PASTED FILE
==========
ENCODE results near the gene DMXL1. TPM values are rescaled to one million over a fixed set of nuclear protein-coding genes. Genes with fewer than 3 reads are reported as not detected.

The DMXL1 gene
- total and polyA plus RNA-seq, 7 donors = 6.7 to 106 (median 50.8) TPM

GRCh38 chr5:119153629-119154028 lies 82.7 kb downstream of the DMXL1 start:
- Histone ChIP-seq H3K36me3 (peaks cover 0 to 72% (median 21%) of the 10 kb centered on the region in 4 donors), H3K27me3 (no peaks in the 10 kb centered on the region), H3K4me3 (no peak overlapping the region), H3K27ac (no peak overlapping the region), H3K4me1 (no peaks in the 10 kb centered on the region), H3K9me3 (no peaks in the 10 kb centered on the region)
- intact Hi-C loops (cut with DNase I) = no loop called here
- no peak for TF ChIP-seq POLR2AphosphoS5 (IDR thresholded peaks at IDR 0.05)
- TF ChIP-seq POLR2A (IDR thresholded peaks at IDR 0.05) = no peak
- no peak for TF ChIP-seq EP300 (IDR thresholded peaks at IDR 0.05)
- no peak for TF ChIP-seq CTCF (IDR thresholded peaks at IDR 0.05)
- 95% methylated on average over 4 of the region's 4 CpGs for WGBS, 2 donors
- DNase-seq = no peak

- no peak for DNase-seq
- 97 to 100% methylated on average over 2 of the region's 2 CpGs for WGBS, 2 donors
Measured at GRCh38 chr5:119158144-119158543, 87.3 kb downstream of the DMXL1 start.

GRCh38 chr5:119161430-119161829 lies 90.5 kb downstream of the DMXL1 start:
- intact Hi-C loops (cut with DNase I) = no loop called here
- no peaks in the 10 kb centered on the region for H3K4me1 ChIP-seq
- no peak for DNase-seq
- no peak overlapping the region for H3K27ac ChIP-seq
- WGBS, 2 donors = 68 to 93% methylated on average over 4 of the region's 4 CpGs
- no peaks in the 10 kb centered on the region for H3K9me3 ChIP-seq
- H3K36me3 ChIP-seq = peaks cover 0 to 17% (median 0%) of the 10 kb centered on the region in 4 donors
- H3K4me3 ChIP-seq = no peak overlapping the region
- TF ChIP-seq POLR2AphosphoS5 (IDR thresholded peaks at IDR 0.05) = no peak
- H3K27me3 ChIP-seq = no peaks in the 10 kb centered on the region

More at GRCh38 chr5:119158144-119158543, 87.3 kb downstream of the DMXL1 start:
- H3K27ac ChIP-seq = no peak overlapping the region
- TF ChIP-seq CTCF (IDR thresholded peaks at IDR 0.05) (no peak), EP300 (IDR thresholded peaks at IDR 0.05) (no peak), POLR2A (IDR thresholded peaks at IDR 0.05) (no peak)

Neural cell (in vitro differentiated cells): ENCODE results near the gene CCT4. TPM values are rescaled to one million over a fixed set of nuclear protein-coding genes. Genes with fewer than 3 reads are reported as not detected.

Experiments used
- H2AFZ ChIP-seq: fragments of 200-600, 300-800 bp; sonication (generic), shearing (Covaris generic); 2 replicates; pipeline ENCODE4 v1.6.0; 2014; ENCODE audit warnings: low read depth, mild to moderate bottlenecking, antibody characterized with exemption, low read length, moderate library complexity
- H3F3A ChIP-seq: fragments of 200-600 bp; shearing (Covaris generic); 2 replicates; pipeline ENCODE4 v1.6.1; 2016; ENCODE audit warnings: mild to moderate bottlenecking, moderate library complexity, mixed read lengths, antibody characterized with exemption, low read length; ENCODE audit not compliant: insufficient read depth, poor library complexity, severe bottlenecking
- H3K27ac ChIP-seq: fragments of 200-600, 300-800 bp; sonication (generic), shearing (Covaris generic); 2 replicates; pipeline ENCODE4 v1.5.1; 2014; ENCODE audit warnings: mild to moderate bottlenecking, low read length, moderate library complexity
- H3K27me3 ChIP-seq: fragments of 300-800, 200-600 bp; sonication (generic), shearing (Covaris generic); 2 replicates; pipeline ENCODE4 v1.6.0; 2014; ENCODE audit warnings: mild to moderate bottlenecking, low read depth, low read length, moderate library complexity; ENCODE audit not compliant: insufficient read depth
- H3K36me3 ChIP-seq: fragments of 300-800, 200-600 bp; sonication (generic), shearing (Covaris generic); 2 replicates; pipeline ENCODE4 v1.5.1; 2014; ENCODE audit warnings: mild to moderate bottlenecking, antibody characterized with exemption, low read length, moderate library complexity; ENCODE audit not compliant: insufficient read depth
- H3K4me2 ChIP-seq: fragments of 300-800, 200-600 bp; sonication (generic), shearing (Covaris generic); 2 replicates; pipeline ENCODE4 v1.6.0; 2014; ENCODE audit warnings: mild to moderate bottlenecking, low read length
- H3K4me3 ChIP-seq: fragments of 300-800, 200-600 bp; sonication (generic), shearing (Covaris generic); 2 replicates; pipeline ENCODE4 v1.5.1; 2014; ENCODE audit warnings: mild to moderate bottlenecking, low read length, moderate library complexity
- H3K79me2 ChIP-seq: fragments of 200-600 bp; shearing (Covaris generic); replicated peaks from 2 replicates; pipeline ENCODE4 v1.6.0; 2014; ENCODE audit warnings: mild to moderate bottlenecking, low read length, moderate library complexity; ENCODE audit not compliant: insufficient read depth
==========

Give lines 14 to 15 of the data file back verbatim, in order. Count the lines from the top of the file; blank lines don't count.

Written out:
- 97 to 100% methylated on average over 2 of the region's 2 CpGs for WGBS, 2 donors
Measured at GRCh38 chr5:119158144-119158543, 87.3 kb downstream of the DMXL1 start.